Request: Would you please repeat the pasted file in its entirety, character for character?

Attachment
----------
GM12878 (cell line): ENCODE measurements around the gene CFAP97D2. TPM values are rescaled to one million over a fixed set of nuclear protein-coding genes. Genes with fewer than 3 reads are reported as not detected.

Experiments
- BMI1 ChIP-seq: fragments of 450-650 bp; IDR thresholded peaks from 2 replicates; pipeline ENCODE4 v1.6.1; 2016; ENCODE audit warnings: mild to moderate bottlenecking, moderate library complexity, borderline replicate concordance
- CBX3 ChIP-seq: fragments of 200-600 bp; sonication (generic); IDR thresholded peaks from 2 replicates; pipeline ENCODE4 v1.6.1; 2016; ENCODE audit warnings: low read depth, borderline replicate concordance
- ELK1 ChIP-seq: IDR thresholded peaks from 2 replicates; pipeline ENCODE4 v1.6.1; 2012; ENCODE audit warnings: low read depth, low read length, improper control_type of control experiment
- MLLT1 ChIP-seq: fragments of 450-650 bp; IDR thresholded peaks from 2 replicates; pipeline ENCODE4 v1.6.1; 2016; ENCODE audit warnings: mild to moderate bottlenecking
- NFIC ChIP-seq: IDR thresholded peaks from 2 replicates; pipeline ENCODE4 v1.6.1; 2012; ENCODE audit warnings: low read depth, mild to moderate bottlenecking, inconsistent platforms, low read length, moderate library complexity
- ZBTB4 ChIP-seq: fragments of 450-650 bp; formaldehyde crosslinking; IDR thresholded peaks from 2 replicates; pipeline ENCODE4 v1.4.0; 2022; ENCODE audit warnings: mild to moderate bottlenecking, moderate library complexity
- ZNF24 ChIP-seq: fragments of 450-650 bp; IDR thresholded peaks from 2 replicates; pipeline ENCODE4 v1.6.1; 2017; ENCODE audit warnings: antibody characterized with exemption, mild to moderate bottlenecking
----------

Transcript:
GM12878 (cell line): ENCODE measurements around the gene CFAP97D2. TPM values are rescaled to one million over a fixed set of nuclear protein-coding genes. Genes with fewer than 3 reads are reported as not detected.

Experiments
- BMI1 ChIP-seq: fragments of 450-650 bp; IDR thresholded peaks from 2 replicates; pipeline ENCODE4 v1.6.1; 2016; ENCODE audit warnings: mild to moderate bottlenecking, moderate library complexity, borderline replicate concordance
- CBX3 ChIP-seq: fragments of 200-600 bp; sonication (generic); IDR thresholded peaks from 2 replicates; pipeline ENCODE4 v1.6.1; 2016; ENCODE audit warnings: low read depth, borderline replicate concordance
- ELK1 ChIP-seq: IDR thresholded peaks from 2 replicates; pipeline ENCODE4 v1.6.1; 2012; ENCODE audit warnings: low read depth, low read length, improper control_type of control experiment
- MLLT1 ChIP-seq: fragments of 450-650 bp; IDR thresholded peaks from 2 replicates; pipeline ENCODE4 v1.6.1; 2016; ENCODE audit warnings: mild to moderate bottlenecking
- NFIC ChIP-seq: IDR thresholded peaks from 2 replicates; pipeline ENCODE4 v1.6.1; 2012; ENCODE audit warnings: low read depth, mild to moderate bottlenecking, inconsistent platforms, low read length, moderate library complexity
- ZBTB4 ChIP-seq: fragments of 450-650 bp; formaldehyde crosslinking; IDR thresholded peaks from 2 replicates; pipeline ENCODE4 v1.4.0; 2022; ENCODE audit warnings: mild to moderate bottlenecking, moderate library complexity
- ZNF24 ChIP-seq: fragments of 450-650 bp; IDR thresholded peaks from 2 replicates; pipeline ENCODE4 v1.6.1; 2017; ENCODE audit warnings: antibody characterized with exemption, mild to moderate bottlenecking